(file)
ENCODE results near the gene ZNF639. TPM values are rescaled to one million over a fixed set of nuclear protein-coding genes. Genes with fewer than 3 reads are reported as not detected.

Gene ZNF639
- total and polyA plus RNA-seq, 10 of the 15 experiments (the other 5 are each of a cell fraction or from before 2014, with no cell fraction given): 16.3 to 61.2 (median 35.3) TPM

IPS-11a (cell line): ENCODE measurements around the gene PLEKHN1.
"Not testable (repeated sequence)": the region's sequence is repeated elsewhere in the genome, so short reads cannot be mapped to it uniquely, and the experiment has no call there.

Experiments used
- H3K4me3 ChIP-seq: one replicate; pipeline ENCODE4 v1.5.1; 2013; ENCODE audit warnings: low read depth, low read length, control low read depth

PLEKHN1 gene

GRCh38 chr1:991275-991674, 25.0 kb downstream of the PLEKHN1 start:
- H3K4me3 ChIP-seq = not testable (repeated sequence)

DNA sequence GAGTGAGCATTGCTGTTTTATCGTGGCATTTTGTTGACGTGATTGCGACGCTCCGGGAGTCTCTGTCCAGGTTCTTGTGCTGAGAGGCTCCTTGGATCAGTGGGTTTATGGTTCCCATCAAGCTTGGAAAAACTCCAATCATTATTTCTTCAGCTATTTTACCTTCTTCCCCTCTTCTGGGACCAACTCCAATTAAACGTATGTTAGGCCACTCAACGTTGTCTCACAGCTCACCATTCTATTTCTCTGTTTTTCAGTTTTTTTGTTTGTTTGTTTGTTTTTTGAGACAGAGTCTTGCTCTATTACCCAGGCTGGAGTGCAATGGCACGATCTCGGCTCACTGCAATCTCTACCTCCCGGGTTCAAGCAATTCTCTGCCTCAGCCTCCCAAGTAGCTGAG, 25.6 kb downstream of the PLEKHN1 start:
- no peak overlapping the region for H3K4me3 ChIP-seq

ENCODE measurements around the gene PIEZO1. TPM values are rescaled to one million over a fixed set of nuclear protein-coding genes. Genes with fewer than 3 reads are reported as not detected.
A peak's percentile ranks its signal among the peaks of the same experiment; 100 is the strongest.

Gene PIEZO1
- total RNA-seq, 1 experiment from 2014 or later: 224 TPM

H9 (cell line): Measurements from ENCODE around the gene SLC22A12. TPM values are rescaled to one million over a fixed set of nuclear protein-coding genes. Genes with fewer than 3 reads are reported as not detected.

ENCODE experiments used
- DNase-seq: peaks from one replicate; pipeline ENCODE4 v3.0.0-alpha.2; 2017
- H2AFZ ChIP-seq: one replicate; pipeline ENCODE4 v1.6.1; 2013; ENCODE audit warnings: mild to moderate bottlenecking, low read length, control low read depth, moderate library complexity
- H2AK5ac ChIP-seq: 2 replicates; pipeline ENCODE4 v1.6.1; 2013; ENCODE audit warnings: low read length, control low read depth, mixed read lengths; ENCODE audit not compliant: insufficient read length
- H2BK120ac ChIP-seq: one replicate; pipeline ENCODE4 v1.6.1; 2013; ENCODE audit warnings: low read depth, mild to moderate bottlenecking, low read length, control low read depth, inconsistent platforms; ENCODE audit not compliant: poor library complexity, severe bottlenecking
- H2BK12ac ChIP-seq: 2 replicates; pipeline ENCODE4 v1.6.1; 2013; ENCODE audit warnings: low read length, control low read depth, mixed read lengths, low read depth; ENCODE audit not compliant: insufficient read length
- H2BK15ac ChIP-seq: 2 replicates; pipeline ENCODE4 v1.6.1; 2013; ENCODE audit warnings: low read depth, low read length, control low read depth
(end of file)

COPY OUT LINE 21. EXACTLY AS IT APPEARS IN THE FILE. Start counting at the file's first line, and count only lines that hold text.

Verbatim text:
- H2AK5ac ChIP-seq: 2 replicates; pipeline ENCODE4 v1.6.1; 2013; ENCODE audit warnings: low read length, control low read depth, mixed read lengths; ENCODE audit not compliant: insufficient read length